I imagine this pain is like contractions in my brain. It is so intense that I'm surprised that I can still see. It strikes quickly and it takes at least 45 minutes for the Ibuprofen to cloak and rock the yowl back to sleep. During passive periods I assume I'm cured. It doesn't occur to me to take an Ibuprofen preemptively. Sometimes there aren't passive periods. I seem to spend the day swinging from one handful of pills to the next.


The receptionist at my dentist's office tells me I'm due for a cleaning anyway. Why not make it a two-fer? They will take a pick axe to my plaque and get to the root of my head pain. Deal, I say.

Whenever I am at the dentist, prone, mouth wide open, I remember this time I saw a veterinarian fix up the grill on a matted and scruffy dog saved from the house of a hoarder. The dog's teeth were stained to the color of coffee and he had lost a few. She scraped at the buildup with a sharp implement, there was a lot of blood, eventually revealing something recognizable as teeth under that mess. He was drugged during the dental work, his mouth propped open and his tongue lolling from the side like a pinkish ribbon. When he woke, he was perky. Perkier than they had seen him yet.

"You don't chew on the right side, do you?" the hygienist asks me. "Since you don't have a tooth over there."

I prefer to think of her as clairvoyant than to think of her as "CSI: My Mouth." In my head she says this in the dreamy voice of a woman surrounded by scented candles, peering into a foggy ball.

"No," I confirm in my most proud-of-you voice.

She tells me that because I don't chew on that side, plaque builds more easily. It isn't getting moved around by my food. I imagine a piece of chewed apple like a Brillo pad against my molars and make a note to pass this information on to my dad, who has recently lost the same tooth.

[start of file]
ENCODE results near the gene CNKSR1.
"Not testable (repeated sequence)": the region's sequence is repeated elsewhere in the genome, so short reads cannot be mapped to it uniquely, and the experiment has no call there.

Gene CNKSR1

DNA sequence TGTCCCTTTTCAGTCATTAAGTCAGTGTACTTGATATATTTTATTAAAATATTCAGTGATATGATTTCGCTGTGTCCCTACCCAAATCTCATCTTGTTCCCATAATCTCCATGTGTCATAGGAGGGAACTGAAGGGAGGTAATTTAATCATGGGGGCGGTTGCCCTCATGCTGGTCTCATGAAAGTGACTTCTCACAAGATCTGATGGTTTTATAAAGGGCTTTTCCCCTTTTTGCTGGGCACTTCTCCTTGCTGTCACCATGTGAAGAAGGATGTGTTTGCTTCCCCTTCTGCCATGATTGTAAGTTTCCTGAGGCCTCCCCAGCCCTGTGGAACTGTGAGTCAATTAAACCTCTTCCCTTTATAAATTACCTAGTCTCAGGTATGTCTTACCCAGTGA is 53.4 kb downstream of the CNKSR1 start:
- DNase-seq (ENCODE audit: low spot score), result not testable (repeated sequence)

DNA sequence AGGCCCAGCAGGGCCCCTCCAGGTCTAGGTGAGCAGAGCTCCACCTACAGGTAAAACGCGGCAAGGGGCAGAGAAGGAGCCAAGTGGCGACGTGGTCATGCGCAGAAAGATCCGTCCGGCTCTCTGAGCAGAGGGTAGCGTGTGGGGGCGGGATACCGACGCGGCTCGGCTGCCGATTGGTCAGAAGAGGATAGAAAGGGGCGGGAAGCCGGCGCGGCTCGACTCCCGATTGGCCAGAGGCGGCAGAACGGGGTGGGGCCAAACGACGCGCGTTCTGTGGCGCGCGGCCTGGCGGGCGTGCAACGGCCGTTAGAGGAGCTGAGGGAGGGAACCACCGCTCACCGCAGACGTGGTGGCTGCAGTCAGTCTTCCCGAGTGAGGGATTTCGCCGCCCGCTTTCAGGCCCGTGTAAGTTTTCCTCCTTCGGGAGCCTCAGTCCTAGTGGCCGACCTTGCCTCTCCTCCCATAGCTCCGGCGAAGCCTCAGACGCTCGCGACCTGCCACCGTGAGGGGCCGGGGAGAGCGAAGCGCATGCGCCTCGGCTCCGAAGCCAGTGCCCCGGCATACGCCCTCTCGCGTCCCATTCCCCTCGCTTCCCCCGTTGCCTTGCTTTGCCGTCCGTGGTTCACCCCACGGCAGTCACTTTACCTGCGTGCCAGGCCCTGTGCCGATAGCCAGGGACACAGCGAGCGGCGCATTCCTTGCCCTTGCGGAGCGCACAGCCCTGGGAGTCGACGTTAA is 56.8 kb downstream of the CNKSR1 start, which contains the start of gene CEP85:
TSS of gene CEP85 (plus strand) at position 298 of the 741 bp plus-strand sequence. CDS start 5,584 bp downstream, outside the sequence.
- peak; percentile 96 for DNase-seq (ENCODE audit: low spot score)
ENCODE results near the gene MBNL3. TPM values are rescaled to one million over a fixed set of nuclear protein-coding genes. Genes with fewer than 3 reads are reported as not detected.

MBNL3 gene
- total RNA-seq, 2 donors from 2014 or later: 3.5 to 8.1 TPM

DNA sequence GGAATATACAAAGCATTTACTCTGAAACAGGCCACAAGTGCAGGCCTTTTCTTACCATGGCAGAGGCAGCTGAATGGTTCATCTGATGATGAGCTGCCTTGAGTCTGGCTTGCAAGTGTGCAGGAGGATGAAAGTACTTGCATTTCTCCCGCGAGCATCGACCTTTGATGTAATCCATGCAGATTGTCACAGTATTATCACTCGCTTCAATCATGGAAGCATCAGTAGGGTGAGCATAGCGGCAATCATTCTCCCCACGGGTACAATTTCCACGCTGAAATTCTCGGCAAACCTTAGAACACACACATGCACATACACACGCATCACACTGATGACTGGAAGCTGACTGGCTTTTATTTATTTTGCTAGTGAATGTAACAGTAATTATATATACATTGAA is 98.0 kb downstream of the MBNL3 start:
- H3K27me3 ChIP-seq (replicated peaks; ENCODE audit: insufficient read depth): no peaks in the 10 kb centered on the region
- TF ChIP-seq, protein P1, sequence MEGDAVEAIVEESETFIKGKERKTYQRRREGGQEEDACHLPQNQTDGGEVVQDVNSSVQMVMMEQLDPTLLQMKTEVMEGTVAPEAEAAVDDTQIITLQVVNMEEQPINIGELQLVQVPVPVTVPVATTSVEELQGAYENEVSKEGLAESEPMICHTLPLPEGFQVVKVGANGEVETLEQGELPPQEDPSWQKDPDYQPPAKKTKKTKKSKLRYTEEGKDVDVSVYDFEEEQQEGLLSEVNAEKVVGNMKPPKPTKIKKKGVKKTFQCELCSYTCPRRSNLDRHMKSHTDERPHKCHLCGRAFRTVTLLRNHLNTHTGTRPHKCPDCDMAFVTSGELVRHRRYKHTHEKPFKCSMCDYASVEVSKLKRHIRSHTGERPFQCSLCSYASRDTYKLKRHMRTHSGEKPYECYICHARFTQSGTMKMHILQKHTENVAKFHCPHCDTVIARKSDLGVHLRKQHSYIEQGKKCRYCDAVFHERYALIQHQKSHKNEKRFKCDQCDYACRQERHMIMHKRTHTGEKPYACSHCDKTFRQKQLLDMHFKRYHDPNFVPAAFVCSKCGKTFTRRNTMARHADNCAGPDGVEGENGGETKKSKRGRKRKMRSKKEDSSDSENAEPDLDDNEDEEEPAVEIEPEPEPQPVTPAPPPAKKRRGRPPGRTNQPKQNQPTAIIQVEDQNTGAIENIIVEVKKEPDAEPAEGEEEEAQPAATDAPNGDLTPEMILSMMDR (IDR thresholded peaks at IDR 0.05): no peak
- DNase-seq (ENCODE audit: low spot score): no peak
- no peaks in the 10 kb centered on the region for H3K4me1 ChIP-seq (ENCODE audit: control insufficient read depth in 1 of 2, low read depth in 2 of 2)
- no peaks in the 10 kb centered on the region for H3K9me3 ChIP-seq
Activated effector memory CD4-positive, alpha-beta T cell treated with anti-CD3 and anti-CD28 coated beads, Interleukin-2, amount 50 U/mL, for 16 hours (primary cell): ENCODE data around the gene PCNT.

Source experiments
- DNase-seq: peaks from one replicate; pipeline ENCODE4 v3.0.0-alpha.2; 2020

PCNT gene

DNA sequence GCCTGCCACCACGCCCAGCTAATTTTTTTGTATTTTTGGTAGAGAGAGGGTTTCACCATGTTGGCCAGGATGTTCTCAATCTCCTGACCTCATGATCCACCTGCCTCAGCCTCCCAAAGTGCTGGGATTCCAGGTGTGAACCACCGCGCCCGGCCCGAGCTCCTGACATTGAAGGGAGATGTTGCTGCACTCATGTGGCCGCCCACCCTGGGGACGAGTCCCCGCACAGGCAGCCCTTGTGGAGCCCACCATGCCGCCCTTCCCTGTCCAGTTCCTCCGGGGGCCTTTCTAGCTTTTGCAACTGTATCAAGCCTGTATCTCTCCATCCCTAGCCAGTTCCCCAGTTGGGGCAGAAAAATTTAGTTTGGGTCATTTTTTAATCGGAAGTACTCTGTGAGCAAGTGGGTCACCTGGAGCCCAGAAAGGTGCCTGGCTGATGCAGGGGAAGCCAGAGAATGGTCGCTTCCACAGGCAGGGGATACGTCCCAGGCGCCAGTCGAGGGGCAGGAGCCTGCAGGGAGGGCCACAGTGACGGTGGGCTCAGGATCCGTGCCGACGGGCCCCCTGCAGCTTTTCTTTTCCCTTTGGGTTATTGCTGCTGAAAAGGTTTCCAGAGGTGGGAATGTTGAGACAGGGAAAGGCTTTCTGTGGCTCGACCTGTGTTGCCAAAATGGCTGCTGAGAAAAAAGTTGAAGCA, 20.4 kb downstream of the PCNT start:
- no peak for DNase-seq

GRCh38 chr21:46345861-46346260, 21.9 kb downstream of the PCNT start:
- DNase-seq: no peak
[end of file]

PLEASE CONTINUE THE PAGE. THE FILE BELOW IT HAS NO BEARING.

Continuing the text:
She tells me that she sees evidence of swollen gums, but that maybe the Penicillin is working because it's not that bad right now. I test my head and notice that it isn't quite as furious as it has been.


I really like my dentist. We both dig Woody Allen, and I intended to ask him what he thought of "Midnight in Paris" and if he saw the documentary on PBS. He reminds me of someone who would have gone to high school with my dad and then remained lifelong friends. If I'd known him when I was eight he would have called me Squirt and asked if I was still chasing all the boys on the playground. His wife would have given me a $25 check when I graduated from high school. He wouldn't seem as old to me now as he did when I was living at home.

He walks into the room, doesn't even look at me, and walks straight to the sink. "Let me get this straight," he says, "I can't even get tickets to the Elton John concert and you're, what? In the front row?"

"It was the eleventh row," I tell him.

He looks in my mouth, requests some mouth photos, and tells the hygienist that I should be put on Metronidazole, another antibiotic. She tells him that I'm already on Penicillin.

He says he would prefer I take both. That they:
"Work in concert with each other," he says.

I love that. Work in concert with each other. It's such a great phrase. Very visual. Tonight! Live! Penicillin and Metronidazole! A Duet of Medicine! The hygienist slips me a new toothbrush, toothpaste and floss and removes my bib. She tells me the bone where my tooth was looks good.

We're all in great spirits. We're on the edge of a laugh. The final scene of the movie, where everyone is smiling really big and hair looks like it could bounce right off a shoulder. My teeth feel like you could roller skate on them. My pain has dulled to something manageable.   


feisty said...

i never imagined tooth problems woudl make for good reading at 3am, but last night, this kept me sane during a middle of the night feeding session.

hope things are better now, or soon.

Bottle Rocket Fire Alarm said...

The Germans must have a single fifteen letter compound word for unearthed irony. They simply must.